Ian and I have wanted to get a dog for a long time, but our situation in Murfreesboro was less than ideal for that. Besides not having a yard, our long commute to Nashville required us to be gone for almost 12 hours a day, every week day. Even if the dog were able to hold its business for that long, it would have been a lonely life.

But now that we live in a house with a backyard and are home more, we’re planning on adopting a puppy this summer. I’m hoping that since I work from home, house-breaking the puppy will be easier, and if I have to go out of town Ian can run home at lunch since he works only a couple miles away. The only concerning issue that remains is the cats. They’ve never spent any prolonged period of time with a dog (one time my sister brought her two pomeranians with her on a visit and Evil Twin was the only one who would go within 10 feet of them), so we’re not exactly sure how they’ll react when one moves in permanently.

However, our neighbor (who was also our realtor) has stopped by a handful of times since we moved in, and she’s brought her 13-year-old, totally chill, super-friendly dog Millie with her. The first time Millie came in, all the cats scattered. The second time, King Boo and Gordo took off but BK stuck around. She kept her distance, but she was really curious. That’s pretty much how it went until last night, when our neighbor and Millie hung out for a couple hours. Millie is used to cats since our neighbor rescues/fosters them, so she didn’t give two shits about the three pairs of eyeballs staring her down from various points in the room. She was content to lay on the floor and sleep.

But then something cool happened. After about an hour, Gordo crept up to Millie when she was laying by the couch in the living room. He got up to her foot and sniffed it, and then decided she didn’t pose a threat so he walked away looking quite bored with the whole situation. And then King Boo—the most scaredy of all scaredy cats—did the same thing. He crouched low to the ground, eyes wide open, and crept up to sniff her feet. She moved her head to look at him so he took off, but he didn’t hide under the bed like he usually does when spooked. A bit later, Millie had moved into the dining room where we were all hanging out, and lo and behold, here came King Boo again. This time he sniffed her tail, and then he tried to grab it.

Sneak grab

It was the cutest thing, let me tell you.

It made me hopeful that when we do get a puppy, even though it will be hyper and crazy for a while, maybe the cats will be OK with it eventually. My biggest fear is that they’ll stop doing the comforting things cats do—sleeping in the bed and sitting on the couch with us, etc. They were here in this family first, and I don’t want them to feel run off or afraid. Hopefully having Millie time once a week or so will help prepare them for a puppy, even though she is the most chill dog on the planet.

One month in

We’ve been living in our house for just over a month now, and Ian and I were talking the other day about how quickly we felt comfortable here. Not just us, but the cats, too. I was expecting King Boo to attach himself to my leg for two days like last time, and for BK to fall into another pit of despair for a couple months. But they were all comfortable within an hour and acting like they’d lived here forever after about a week.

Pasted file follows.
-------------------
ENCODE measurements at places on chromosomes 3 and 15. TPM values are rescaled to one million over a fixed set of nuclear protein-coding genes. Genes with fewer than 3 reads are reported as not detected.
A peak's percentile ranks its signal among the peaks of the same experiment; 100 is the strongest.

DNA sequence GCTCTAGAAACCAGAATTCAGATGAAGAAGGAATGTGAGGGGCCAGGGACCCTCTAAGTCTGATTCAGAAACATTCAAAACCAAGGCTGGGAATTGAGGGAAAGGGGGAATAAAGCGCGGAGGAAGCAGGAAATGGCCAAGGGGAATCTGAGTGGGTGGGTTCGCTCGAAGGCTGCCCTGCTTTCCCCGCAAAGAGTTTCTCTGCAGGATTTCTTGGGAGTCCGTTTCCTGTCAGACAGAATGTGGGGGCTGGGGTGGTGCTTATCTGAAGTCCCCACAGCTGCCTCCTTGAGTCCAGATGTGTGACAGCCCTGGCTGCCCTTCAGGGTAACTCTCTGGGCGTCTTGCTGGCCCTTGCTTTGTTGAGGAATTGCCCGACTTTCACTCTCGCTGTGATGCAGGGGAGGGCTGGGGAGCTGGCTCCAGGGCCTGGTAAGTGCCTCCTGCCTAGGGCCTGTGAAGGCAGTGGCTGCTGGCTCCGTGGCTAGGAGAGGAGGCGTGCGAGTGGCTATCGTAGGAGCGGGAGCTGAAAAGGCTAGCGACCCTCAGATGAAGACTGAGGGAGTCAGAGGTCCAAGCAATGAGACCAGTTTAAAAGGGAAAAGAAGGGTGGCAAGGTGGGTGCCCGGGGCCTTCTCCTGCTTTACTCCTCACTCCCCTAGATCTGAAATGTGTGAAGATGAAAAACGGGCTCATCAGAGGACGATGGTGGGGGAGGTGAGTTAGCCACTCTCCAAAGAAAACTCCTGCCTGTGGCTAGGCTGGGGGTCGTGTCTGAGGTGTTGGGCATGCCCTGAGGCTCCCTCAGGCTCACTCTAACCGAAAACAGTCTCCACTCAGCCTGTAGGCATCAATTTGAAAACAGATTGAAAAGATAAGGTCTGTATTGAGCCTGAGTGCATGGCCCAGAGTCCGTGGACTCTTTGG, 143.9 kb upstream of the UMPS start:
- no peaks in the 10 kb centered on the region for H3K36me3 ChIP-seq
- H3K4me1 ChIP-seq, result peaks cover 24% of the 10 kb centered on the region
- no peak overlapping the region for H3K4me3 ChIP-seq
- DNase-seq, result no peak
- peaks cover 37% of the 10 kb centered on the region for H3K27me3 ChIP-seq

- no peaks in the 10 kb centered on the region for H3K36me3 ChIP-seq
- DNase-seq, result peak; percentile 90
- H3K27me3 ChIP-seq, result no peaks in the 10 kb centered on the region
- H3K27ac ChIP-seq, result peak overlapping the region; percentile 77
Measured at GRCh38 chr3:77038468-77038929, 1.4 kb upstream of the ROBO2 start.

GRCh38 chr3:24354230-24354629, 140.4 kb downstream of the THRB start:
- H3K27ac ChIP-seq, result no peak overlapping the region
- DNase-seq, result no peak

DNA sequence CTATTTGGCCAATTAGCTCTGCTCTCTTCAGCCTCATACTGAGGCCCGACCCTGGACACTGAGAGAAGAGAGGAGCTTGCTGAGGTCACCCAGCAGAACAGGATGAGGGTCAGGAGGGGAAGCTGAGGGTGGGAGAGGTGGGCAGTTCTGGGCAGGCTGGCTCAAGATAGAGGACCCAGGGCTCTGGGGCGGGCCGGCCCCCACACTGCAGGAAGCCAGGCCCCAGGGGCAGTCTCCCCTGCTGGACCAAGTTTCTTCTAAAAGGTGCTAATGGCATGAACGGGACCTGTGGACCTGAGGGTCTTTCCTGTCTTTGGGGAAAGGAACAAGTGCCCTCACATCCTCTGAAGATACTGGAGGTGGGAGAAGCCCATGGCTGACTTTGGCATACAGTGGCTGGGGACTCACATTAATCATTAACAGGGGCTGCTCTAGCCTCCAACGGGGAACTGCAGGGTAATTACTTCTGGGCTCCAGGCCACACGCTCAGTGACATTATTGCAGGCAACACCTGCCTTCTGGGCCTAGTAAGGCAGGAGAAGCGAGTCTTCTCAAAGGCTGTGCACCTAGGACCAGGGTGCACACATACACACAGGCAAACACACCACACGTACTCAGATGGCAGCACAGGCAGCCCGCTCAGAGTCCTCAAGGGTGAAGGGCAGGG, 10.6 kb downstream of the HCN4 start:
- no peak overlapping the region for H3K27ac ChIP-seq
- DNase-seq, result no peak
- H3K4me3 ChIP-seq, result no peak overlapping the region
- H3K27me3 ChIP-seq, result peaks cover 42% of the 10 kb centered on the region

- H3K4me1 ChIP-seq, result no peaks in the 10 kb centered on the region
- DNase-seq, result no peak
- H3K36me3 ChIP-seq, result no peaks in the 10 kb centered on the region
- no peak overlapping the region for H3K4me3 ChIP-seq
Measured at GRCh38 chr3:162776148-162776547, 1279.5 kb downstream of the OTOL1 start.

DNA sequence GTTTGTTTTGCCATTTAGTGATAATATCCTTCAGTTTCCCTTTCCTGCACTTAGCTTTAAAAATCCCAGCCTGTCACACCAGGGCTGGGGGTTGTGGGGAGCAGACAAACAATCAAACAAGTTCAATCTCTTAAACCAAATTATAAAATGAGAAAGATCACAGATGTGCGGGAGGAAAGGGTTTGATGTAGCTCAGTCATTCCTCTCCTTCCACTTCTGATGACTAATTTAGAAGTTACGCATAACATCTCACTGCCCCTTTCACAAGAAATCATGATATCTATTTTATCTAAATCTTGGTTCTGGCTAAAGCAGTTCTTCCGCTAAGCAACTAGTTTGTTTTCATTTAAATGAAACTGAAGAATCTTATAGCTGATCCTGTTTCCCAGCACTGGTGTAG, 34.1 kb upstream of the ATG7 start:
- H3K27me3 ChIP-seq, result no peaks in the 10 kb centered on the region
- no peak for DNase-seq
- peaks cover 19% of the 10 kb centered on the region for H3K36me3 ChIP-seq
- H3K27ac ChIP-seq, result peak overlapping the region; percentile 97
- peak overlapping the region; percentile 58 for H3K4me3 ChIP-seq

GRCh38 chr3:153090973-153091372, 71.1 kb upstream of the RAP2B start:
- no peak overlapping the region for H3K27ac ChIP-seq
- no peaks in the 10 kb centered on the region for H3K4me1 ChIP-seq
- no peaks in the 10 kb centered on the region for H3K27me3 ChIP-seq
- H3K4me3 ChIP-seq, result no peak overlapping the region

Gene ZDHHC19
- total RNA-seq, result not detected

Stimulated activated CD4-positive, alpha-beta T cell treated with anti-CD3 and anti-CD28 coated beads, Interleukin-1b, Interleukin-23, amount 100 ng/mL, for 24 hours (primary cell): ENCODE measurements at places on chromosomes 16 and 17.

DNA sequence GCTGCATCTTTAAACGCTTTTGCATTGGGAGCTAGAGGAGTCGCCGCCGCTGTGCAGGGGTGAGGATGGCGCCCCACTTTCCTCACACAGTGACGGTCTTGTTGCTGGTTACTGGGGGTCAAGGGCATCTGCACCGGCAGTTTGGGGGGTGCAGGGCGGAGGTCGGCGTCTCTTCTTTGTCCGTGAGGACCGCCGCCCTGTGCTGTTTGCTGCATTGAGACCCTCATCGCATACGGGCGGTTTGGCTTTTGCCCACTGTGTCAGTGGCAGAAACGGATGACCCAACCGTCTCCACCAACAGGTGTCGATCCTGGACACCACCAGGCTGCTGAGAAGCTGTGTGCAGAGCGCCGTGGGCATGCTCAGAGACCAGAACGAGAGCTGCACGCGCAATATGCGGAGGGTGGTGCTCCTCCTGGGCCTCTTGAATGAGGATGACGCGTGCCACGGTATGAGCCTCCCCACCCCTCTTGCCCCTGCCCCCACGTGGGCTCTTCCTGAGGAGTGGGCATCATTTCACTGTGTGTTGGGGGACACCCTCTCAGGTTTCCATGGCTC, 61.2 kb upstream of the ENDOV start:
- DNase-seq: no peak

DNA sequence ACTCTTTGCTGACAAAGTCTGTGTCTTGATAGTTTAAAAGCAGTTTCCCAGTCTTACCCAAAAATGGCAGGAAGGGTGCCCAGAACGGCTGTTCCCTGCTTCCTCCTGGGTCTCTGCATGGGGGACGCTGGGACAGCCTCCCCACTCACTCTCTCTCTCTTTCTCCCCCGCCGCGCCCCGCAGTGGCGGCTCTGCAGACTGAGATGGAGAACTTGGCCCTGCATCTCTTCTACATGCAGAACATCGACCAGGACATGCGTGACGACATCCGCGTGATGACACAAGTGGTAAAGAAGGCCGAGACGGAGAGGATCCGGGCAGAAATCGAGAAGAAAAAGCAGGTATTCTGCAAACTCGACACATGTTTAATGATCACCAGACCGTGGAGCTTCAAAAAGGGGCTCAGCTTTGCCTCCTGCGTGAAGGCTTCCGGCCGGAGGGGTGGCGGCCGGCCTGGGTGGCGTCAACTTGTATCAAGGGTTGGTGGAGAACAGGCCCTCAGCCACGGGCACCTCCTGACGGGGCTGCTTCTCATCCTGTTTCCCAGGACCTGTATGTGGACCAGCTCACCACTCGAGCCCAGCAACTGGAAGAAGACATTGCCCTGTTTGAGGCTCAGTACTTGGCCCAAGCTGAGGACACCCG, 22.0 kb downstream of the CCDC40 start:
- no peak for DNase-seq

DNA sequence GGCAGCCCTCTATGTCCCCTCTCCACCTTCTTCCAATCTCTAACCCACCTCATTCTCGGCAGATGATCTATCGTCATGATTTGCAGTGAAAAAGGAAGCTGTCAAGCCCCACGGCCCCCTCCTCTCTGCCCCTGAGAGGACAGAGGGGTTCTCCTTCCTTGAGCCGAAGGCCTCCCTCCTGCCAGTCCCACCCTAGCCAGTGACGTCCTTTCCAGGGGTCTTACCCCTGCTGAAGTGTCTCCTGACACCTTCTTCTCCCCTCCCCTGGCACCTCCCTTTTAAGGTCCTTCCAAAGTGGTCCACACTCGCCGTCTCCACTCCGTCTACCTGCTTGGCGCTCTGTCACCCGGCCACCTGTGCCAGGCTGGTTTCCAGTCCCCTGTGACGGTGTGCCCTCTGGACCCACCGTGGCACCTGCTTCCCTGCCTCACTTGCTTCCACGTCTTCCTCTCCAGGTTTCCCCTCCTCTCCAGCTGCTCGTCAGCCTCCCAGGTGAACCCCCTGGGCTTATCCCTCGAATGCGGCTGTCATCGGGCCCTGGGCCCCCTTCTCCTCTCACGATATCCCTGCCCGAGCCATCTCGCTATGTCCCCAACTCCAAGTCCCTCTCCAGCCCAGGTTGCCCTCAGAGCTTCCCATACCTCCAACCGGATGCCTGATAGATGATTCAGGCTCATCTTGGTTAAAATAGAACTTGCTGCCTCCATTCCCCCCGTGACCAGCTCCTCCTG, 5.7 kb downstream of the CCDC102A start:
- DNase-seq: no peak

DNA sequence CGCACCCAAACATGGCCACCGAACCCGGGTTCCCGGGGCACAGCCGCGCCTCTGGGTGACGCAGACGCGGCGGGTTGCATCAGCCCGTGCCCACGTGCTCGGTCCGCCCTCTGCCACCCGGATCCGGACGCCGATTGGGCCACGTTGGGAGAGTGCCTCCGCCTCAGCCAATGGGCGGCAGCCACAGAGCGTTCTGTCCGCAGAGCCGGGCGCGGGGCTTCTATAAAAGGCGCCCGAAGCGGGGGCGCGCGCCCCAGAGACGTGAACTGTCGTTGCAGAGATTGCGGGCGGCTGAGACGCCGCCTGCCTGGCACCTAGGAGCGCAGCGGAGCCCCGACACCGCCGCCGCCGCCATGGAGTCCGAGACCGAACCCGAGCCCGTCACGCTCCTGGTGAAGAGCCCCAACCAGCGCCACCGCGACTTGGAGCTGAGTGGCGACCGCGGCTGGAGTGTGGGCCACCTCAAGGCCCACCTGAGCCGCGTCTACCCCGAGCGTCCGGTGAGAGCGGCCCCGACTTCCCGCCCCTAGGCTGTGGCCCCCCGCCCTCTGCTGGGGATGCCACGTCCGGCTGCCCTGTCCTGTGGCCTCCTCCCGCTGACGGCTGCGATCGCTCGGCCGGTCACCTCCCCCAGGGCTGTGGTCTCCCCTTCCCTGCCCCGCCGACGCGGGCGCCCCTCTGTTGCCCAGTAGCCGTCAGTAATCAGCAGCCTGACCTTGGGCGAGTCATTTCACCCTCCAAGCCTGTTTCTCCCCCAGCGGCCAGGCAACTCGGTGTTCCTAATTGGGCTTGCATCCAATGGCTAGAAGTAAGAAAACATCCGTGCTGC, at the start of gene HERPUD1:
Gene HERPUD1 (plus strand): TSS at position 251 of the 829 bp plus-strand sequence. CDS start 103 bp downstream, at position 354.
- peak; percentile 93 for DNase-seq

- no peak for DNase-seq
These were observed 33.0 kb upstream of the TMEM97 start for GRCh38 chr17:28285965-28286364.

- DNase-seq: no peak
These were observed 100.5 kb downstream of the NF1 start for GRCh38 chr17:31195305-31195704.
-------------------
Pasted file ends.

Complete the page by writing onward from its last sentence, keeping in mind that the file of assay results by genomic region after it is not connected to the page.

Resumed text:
It’s all a bit strange, but in a good way. Sometimes I’ll glance into the kitchen and it’s the most natural thing in the world, like I’ve been looking at that sink for years. But then I’ll occasionally wake up in the middle of the night in a “Where am I?!” panic. That’s happening less and less, though, and it only lasts a few seconds. We’re all settling in quickly and easily, and if I had any doubt about whether buying this house was the right decision this would quash that.

And as we were making our decision on whether to buy this house, one of the things we kept in the Pros column was that while it’s an 84-year-old house, the inside is basically brand new. “We won’t have to do anything to it!” we kept saying.

Well, sure, for the most part there is less to do here than there would be if we bought a house that hadn’t been renovated. We don’t have to replace appliances or fix broken windows. But, as you know if you’ve ever bought a house, there is always work to be done to make it yours. For some reason the builder didn’t install any mirrors in the house, and at first I thought that was a blessing in disguise because that meant I could pick out my own mirrors. But you know what? Trying to find and transport a framed, 55-inch-wide mirror is a pain in the ass. We finally installed a smaller mirror over the pedestal sink in our half bath downstairs, but I can’t find an already framed mirror that is both the correct size and not heinously ugly to go in our master bath to save my life. So I guess I’m going to get a custom-cut piece of mirror glass and frame it myself… later. I don’t even want to think about what a hassle it’s going to be to install that sucker. Let’s hope liquid nails have some good holding power and the Gods of Levelness are on our side that day.